Liftoff of Orbital ATK Cargo Mission to International Space Station |  April 18, 2017

CAPE CANAVERAL, FLORIDA |  The Orbital ATK Cygnus pressurized cargo module is carried atop the United Launch Alliance Atlas V rocket as it launches from Space Launch Complex 41 at Cape Canaveral Air Force Station in Florida.

The Orbital ATK Cygnus pressurized cargo module is carried atop the United Launch Alliance Atlas V rocket from Space Launch Complex 41 at Cape Canaveral Air Force Station in Florida. Orbital ATK’s seventh resupply services mission, CRS-7, will deliver 7,600 pounds of supplies, equipment and scientific research materials to the International Space Station. Liftoff was at 11:11 a.m. EDT.

Orbital ATK’s seventh commercial resupply services mission, CRS-7, will deliver 7,600 pounds of supplies, equipment and scientific research materials to the International Space Station. Liftoff was at 11:11 a.m. EDT on Tuesday, April 18, 2017.

At about 6:05 a.m. EDT on Saturday, April 22, Expedition 51 astronauts Thomas Pesquet of ESA (European Space Agency) and Peggy Whitson of NASA will use the space station’s robotic arm to grapple Cygnus, which will be installed on the Unity module.


Cygnus Spacecraft Attached to Space Station’s Unity Module |  October 25, 2016

Orbital ATK’s Cygnus cargo craft (left) is seen from the Cupola module windows aboard the International Space Station on Oct. 23, 2016.

Orbital ATK’s Cygnus cargo craft (left) is seen from the Cupola module windows aboard the International Space Station on Oct. 23, 2016. The main robotic work station for controlling the Canadarm2 robotic arm is located inside the Cupola and was used to capture Cygnus upon its arrival. The Expedition 49 crew will unload approximately 5,000 pounds of science investigations, food and supplies from the newly arrived spacecraft.

The cargo aboard the Cygnus will support dozens of new and existing investigations as the space station crews of Expeditions 49 and 50 contribute to about 250 science and research studies. The new experiments include studies on fire in space, the effect of lighting on sleep and daily rhythms, collection of health-related data, and a new way to measure neutrons.


Cygnus Spacecraft Approaches Space Station in the Sunset |  April 26, 2017

On Saturday April 22, 2017, Expedition 51 Flight Engineer Thomas Pesquet of the European Space Agency photographed Orbital ATK's Cygnus spacecraft as it approached the International Space Station.
On Saturday April 22, 2017, Expedition 51 Flight Engineer Thomas Pesquet of the European Space Agency photographed Orbital ATK’s Cygnus spacecraft as it approached the International Space Station.

Using the station’s robotic Canadarm2, Cygnus was successfully captured by Pesquet and Commander Peggy Whitson at 6:05 a.m. EDT Saturday morning. The spacecraft’s arrival brought more than 7,600 pounds of research and supplies to support Expedition 51 and 52. The Expedition 51 crew worked to offload the new science experiments and crew supplies this week.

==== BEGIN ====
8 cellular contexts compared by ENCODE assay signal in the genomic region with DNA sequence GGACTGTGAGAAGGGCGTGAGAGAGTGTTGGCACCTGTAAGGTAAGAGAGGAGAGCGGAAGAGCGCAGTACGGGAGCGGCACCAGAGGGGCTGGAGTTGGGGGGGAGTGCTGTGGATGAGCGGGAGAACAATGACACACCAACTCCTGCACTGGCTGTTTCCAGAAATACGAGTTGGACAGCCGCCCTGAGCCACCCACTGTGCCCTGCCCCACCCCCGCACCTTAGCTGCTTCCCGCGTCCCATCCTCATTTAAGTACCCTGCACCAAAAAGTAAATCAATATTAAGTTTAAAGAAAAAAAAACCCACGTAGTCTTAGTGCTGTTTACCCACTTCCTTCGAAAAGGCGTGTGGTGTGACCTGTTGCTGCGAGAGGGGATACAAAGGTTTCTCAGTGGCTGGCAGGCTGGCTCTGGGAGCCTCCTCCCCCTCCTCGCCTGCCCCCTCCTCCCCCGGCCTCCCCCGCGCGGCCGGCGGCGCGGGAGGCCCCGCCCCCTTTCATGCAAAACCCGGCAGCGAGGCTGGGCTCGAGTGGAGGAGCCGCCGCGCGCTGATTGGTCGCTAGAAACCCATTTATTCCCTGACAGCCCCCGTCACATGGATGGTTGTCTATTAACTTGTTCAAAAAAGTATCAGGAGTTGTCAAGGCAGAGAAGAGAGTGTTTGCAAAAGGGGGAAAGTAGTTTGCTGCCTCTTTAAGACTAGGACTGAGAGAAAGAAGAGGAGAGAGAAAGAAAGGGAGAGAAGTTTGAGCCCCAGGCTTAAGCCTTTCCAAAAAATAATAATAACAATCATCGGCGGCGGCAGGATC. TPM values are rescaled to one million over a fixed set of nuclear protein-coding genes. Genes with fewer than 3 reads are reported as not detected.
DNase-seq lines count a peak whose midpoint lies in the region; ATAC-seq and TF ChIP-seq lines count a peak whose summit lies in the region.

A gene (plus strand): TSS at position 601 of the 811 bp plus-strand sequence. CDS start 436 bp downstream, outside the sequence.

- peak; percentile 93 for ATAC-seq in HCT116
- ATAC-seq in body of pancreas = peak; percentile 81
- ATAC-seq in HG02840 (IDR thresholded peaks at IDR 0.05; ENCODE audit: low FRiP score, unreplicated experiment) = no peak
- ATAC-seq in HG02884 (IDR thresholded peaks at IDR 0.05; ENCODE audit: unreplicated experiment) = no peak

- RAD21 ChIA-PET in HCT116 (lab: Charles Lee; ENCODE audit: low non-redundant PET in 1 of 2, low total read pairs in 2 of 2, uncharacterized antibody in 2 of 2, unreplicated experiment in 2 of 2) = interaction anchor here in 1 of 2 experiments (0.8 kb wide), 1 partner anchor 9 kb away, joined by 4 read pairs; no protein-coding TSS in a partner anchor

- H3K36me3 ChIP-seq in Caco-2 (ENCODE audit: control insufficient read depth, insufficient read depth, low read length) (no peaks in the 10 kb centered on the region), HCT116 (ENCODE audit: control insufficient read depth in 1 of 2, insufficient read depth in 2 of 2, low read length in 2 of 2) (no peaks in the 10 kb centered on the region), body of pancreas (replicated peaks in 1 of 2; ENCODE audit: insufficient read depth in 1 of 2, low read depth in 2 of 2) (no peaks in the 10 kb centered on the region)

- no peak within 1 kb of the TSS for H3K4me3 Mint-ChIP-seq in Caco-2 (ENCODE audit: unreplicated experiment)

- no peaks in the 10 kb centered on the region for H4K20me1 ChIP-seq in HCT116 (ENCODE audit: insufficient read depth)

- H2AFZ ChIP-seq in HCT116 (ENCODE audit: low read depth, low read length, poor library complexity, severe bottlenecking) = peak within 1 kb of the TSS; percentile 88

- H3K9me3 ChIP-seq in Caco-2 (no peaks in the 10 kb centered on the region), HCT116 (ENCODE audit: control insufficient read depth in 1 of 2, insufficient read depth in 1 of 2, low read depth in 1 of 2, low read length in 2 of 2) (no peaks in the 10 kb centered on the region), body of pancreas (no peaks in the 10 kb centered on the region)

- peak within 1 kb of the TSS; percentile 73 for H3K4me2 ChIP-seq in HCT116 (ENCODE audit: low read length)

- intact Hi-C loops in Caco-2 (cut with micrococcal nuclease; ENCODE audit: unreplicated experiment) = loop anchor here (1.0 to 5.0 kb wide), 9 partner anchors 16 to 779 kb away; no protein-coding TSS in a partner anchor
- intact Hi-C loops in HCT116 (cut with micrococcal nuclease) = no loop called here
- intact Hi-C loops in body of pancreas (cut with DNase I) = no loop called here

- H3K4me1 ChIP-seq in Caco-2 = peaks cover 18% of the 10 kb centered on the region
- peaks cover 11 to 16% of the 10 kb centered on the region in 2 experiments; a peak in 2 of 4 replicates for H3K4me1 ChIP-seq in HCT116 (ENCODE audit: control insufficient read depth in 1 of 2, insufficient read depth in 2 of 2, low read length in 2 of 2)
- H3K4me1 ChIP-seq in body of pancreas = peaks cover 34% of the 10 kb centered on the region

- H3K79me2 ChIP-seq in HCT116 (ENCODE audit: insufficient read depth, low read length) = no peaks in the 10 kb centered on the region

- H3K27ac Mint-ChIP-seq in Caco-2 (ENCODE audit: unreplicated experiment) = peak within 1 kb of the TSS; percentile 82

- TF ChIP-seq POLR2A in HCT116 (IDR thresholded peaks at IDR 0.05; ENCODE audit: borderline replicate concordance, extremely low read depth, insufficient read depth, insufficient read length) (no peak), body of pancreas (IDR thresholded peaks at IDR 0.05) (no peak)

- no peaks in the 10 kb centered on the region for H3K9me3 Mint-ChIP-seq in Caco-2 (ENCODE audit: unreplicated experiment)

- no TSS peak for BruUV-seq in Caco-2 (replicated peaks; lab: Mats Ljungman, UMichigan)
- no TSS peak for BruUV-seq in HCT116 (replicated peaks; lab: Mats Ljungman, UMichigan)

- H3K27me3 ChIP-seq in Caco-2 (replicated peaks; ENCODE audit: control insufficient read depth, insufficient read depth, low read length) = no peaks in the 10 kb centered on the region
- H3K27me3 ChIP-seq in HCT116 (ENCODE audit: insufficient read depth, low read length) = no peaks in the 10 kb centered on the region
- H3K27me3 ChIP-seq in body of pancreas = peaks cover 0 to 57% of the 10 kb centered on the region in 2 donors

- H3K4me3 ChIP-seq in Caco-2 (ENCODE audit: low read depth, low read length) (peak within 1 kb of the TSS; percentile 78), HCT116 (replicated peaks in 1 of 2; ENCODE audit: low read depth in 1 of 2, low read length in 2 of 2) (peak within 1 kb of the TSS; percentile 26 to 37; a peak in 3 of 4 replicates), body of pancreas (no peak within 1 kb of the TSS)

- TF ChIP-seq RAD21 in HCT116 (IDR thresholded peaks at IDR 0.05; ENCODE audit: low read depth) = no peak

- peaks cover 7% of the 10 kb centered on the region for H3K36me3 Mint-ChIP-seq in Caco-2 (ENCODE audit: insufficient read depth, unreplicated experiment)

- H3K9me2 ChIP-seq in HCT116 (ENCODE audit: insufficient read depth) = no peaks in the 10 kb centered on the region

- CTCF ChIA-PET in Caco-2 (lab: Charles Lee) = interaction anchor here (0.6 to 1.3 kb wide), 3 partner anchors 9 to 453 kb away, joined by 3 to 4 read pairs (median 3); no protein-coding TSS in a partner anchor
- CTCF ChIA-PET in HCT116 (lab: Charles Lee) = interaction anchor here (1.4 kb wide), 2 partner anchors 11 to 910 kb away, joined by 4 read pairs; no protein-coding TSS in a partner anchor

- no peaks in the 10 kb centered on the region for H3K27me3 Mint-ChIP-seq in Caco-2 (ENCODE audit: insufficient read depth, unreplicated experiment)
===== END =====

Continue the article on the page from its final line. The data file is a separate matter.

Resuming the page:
Cygnus Cargo Craft Released From Space Station |  June 15, 2016

Orbital ATK’s Cygnus cargo craft is released by the International Space Station’s Canadarm2 robotic arm in this photograph by European Space Agency astronaut Tim Peake. Cygnus departed at 9:30 a.m. EDT on June 14, 2016, while the space station was flying above Paraguay.

Orbital ATK’s Cygnus cargo craft is released by the International Space Station’s Canadarm2 robotic arm in this photograph by European Space Agency astronaut Tim Peake, who wrote: “We just said goodbye to #Cygnus OA-6 – a great spacecraft & thanks to everyone involved.” Cygnus departed at 9:30 a.m. EDT on June 14, 2016, while the space station was flying above Paraguay.

Aboard Cygnus is the Spacecraft Fire Experiment-1 (Saffire-1), the first of a three-part experiment that will be conducted over the course of three flights to investigate large-scale flame spread and material flammability limits in long duration microgravity.

At 3:30 p.m., once the cargo craft reached a safe distance from the space station, ground controllers at NASA’s Glenn Research Center in Cleveland, Ohio initiated the sequence for Saffire-1. Controllers at Orbital ATK in Dulles, Virginia, activated the experiment at 4:55 p.m. Telemetry indicated the cotton-fiberglass material blend is now burning successfully. Cygnus will continue to orbit Earth for up to eight days as it transmits hi-resolution imagery and data from the Saffire experiment. Following complete data transmission, the Cygnus spacecraft will complete its destructive entry into the Earth’s atmosphere on June 22.